Updated May 23, 2018

Deadly outbreak of Nipah virus in India calls for urgent response

Government workers deposit a bat into a container after catching it in the Indian state of Kerala, where a deadly bat-borne virus has killed at least 10 people. Photo: AFP via Getty Images.

The Nipah virus has been confirmed as the culprit in a cluster of patients in the Indian state of Kerala, killing at least 10 people and leaving 2 others critically ill. A relatively rare virus harbored in fruit bats and pigs, Nipah has a fatality rate above 70% and has no cure.

Why it matters: A person infected in Kerala today could be in New Delhi or Frankfurt or Washington tomorrow. The 2014–15 West Africa Ebola outbreak highlighted just how threatening a runaway epidemic can become.

The threat of emerging infectious diseases — particularly ones with the potential to jump species and spread by airborne droplets — requires urgent global attention, transparent information-sharing and a coordinated response. Nipah can cause encephalitis (inflammation of the lining of the brain) as well as pulmonary disease, which, by inducing coughs, increases the chance of person-to-person spread.

What’s next: Measures taken now by health officials in the state of Kerala, along with experts from the All India Institute of Medical Sciences and the Indian National Center for Disease Control (NCDC), will be critical to keeping this outbreak in check. Careful epidemiological analysis, implementation of isolation and quarantine measures, and solid, forthright risk communications will all be important strategies implemented in the coming days.

Dan Hanfling is a contributing scholar at the Johns Hopkins Center for Health Security and clinical professor of emergency medicine at George Washington University.

Go deeper

Mass shooting in Milwaukee: What we know so far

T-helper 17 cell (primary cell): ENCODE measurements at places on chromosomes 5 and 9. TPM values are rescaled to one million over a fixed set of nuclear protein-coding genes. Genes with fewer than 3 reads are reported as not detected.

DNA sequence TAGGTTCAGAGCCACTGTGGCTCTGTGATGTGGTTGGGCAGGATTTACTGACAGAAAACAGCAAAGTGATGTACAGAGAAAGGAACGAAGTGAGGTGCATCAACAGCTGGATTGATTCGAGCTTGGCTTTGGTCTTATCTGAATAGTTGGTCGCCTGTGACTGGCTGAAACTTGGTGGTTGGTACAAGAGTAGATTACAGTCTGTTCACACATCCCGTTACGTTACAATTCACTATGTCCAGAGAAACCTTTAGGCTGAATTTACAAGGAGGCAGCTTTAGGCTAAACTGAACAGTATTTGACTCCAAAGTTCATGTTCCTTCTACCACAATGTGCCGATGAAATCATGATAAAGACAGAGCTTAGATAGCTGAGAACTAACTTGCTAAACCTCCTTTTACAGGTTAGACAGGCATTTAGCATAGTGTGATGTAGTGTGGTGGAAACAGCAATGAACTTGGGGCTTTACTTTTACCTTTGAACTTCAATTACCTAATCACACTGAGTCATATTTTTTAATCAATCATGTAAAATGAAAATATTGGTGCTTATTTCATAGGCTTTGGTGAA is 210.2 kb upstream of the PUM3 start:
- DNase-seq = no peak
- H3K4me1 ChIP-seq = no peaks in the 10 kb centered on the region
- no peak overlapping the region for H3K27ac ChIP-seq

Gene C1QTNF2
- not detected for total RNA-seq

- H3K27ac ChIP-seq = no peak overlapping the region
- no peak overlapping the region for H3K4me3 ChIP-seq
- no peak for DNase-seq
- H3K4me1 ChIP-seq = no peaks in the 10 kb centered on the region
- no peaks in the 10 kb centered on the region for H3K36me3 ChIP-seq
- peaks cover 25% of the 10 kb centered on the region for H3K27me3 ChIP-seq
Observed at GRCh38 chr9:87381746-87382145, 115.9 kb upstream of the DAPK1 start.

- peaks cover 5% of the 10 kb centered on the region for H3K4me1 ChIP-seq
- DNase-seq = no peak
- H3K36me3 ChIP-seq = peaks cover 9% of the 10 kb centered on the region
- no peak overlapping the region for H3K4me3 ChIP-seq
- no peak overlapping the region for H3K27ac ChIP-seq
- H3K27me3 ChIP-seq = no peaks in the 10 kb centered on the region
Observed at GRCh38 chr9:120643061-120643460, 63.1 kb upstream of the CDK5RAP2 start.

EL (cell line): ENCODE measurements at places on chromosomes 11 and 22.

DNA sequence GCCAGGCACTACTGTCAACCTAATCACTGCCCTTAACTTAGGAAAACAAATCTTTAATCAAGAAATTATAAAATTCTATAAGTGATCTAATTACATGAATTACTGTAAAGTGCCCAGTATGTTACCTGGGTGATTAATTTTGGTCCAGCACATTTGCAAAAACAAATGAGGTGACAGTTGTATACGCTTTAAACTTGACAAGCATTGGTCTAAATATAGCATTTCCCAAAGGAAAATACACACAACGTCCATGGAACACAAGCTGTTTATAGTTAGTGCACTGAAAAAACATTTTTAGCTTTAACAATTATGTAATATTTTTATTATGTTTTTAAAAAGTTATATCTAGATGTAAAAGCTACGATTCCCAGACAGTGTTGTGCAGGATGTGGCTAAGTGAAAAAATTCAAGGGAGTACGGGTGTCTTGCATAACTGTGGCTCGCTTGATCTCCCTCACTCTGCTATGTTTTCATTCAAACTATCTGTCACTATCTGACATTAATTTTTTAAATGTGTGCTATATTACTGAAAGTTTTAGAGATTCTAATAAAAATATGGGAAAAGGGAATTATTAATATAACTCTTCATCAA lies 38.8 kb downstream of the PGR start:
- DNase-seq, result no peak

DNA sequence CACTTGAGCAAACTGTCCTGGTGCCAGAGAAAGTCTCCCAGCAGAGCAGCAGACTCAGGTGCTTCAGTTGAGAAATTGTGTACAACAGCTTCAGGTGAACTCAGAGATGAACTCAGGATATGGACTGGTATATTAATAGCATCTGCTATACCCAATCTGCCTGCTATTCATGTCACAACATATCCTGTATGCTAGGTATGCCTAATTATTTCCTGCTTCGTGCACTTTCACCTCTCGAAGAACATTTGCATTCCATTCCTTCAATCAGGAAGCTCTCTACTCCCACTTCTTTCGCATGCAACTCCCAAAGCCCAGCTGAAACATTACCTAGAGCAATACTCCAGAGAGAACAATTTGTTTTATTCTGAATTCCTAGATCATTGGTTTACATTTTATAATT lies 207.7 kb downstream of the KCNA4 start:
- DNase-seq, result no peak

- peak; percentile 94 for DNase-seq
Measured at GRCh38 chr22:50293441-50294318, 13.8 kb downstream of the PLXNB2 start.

Milwaukee Mayor Tom Barrett in 2012. Photo: John Gress/Corbis via Getty Images

Six people died in a shooting at the Milwaukee Molson Coors brewery complex on Wednesday, including the shooter, Mayor Tom Barrett told reporters at an evening press conference with local police.

What's happening: Police said "there is no active threat" just before 6 pm ET, but noted the scene remains active. Police chief Alfonso Morales told reporters that officers have "more than 20 buildings we have to secure" at the complex and they do not currently have all employees accounted for, as more than 1,000 were at the complex during the shooting.

Go deeperArrowUpdated 14 mins ago - Politics & Policy

Live updates: CDC confirms possible community spread of coronavirus

Data: The Center for Systems Science and Engineering at Johns Hopkins, the CDC, and China's Health Ministry. Note: China numbers are for the mainland only and U.S. numbers include repatriated citizens.

U.S. clinicians have found the novel coronavirus in a person who did not recently return from a foreign country nor have contact with a confirmed case, the CDC said Tuesday.

The big picture: COVID-19 has killed more than 2,700 people and infected over 81,000 others. By Wednesday morning, South Korea had the most cases outside China, with 1,261 infections. Europe's biggest outbreak is in Italy, where 374 cases have been confirmed.

Go deeperArrowUpdated 30 mins ago - Health

Trump assigns Pence to lead U.S. coronavirus response

Photo: ANDREW CABALLERO-REYNOLDS/AFP via Getty Images

President Trump announced at a press briefing Wednesday evening that he'll be putting Vice President Mike Pence in charge of leading the administration's response to the coronavirus.

The big picture: In the wake of a market sell-off and warnings from health officials that there's a real threat of the coronavirus spreading in the U.S., Trump sought to reassure the nation and Wall Street that the U.S. is "ready" for whatever comes next.

Go deeperArrowUpdated 2 hours ago - Politics & Policy